Bishkek: Deposed President Kurmanbek Bakiyev formally resigned in a hand-written letter faxed to Kyrgyzstan`s new leaders, officials said on Friday, allaying fears of civil war in the strategic Central Asian country.
Bakiyev fled to neighbouring Kazakhstan on Thursday, ending days of turmoil that disrupted US military flights through a Kyrgyz air base to operations in Afghanistan.
The crisis has underlined rivalries between the United States and Russia for influence in Central Asia, a vast region between China, Afghanistan and the Caspian Sea.
The interim government, led by Roza Otunbayeva, said Bakiyev had faxed his resignation letter overnight from Kazakhstan.
"I tender my resignation in these tragic days as I understand the full scale of my responsibility for the future of the Kyrgyz people," Bakiyev said in the letter.
Its text was posted on the Twitter account of the interim chief of staff, often used by his team to make announcements. A photograph showed Otunbayeva scrutinising the letter.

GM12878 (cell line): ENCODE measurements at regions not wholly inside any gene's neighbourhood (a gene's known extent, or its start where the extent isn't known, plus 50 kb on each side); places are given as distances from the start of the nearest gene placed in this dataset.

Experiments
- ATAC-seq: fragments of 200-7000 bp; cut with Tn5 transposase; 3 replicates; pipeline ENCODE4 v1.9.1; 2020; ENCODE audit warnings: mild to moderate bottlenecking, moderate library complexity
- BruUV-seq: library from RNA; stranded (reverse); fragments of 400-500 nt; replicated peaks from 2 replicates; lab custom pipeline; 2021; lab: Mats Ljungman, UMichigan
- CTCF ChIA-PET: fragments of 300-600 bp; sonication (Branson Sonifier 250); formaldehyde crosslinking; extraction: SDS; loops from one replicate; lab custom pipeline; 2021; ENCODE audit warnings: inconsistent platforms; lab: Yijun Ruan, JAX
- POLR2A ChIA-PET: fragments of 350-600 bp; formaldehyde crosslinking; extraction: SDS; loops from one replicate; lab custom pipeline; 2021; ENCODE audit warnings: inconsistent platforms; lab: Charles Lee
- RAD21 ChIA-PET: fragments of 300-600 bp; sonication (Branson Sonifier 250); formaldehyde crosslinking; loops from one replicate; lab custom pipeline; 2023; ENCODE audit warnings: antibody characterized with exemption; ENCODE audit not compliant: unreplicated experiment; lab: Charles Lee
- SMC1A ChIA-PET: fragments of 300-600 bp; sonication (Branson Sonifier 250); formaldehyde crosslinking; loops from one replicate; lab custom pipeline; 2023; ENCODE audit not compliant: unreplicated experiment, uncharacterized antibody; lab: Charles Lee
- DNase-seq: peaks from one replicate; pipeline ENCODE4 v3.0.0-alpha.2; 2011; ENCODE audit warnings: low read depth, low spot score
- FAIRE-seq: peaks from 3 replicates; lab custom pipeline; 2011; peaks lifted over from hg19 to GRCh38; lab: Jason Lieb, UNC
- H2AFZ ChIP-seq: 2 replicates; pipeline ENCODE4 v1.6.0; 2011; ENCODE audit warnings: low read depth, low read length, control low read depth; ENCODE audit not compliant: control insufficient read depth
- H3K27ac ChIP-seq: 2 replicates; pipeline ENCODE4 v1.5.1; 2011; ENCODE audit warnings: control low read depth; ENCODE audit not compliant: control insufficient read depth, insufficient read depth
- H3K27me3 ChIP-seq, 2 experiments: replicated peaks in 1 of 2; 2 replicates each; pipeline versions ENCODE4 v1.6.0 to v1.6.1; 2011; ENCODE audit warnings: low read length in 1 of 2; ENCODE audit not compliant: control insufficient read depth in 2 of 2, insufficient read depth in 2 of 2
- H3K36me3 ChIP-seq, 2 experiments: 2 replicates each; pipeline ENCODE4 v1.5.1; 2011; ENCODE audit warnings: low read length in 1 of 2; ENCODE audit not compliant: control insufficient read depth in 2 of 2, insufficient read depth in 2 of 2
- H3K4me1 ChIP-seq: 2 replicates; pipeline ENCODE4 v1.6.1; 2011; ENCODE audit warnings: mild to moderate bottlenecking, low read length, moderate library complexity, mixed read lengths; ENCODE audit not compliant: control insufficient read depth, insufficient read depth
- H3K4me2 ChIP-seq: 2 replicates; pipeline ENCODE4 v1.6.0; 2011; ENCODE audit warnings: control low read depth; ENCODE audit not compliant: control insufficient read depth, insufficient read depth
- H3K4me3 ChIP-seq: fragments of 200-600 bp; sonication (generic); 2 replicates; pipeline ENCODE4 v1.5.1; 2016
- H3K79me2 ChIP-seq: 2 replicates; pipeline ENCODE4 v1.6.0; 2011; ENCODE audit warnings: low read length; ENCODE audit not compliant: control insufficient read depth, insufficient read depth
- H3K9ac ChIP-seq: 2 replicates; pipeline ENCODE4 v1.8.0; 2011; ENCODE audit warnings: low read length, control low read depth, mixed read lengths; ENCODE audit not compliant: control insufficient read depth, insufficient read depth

Bakiyev`s departure has sharply reduced tensions in the impoverished former Soviet republic after a violent uprising against his five-year rule raised the spectre of civil war.
He has not appeared in public since fleeing. Officials say he is in the Kazakh city of Taraz with his wife and two children. Russian media say he could fly on to Turkey or Latvia.
Taraz, a sleepy town in the southern Kazakh steppe on the Kyrgyz border, overflowed with rumours after Bakiyev`s arrival.
A local security source said Bakiyev had been whisked to a secret location in Taraz and locals saw a motorcade of jeeps without number plates driving out of the airport overnight.
At least 84 people were killed in the uprising last week when a protest against Bakiyev`s rule erupted into a night of gunfire and looting in the Kyrgyz capital. Troops loyal to Bakiyev shot into a crowd of thousands of demonstrators.
Addressing the nation in a live televised statement, Otunbayeva said Bakiyev must stand trial over the events.